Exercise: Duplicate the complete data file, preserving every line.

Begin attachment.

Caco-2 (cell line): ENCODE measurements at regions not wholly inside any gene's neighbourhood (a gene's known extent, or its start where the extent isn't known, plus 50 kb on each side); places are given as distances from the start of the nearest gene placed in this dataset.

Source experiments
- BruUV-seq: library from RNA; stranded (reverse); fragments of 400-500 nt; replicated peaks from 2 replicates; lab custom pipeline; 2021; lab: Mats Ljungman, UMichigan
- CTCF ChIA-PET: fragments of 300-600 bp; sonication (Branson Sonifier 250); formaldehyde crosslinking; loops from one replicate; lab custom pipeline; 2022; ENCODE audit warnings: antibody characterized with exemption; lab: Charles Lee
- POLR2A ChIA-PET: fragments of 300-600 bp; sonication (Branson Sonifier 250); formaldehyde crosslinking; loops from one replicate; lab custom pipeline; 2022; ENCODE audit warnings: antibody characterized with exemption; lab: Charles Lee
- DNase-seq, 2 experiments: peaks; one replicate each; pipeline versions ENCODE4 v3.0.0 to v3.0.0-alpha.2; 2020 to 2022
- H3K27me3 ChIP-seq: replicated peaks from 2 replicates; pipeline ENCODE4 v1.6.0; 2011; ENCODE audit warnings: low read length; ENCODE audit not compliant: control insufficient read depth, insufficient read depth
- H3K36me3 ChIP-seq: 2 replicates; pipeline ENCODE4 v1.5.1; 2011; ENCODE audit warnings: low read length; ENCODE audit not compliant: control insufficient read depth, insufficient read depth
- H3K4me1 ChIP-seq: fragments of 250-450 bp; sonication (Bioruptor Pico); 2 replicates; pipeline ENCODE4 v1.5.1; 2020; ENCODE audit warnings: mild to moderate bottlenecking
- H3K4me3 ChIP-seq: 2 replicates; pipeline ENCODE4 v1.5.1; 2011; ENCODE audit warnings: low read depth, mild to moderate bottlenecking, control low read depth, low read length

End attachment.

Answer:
Caco-2 (cell line): ENCODE measurements at regions not wholly inside any gene's neighbourhood (a gene's known extent, or its start where the extent isn't known, plus 50 kb on each side); places are given as distances from the start of the nearest gene placed in this dataset.

Source experiments
- BruUV-seq: library from RNA; stranded (reverse); fragments of 400-500 nt; replicated peaks from 2 replicates; lab custom pipeline; 2021; lab: Mats Ljungman, UMichigan
- CTCF ChIA-PET: fragments of 300-600 bp; sonication (Branson Sonifier 250); formaldehyde crosslinking; loops from one replicate; lab custom pipeline; 2022; ENCODE audit warnings: antibody characterized with exemption; lab: Charles Lee
- POLR2A ChIA-PET: fragments of 300-600 bp; sonication (Branson Sonifier 250); formaldehyde crosslinking; loops from one replicate; lab custom pipeline; 2022; ENCODE audit warnings: antibody characterized with exemption; lab: Charles Lee
- DNase-seq, 2 experiments: peaks; one replicate each; pipeline versions ENCODE4 v3.0.0 to v3.0.0-alpha.2; 2020 to 2022
- H3K27me3 ChIP-seq: replicated peaks from 2 replicates; pipeline ENCODE4 v1.6.0; 2011; ENCODE audit warnings: low read length; ENCODE audit not compliant: control insufficient read depth, insufficient read depth
- H3K36me3 ChIP-seq: 2 replicates; pipeline ENCODE4 v1.5.1; 2011; ENCODE audit warnings: low read length; ENCODE audit not compliant: control insufficient read depth, insufficient read depth
- H3K4me1 ChIP-seq: fragments of 250-450 bp; sonication (Bioruptor Pico); 2 replicates; pipeline ENCODE4 v1.5.1; 2020; ENCODE audit warnings: mild to moderate bottlenecking
- H3K4me3 ChIP-seq: 2 replicates; pipeline ENCODE4 v1.5.1; 2011; ENCODE audit warnings: low read depth, mild to moderate bottlenecking, control low read depth, low read length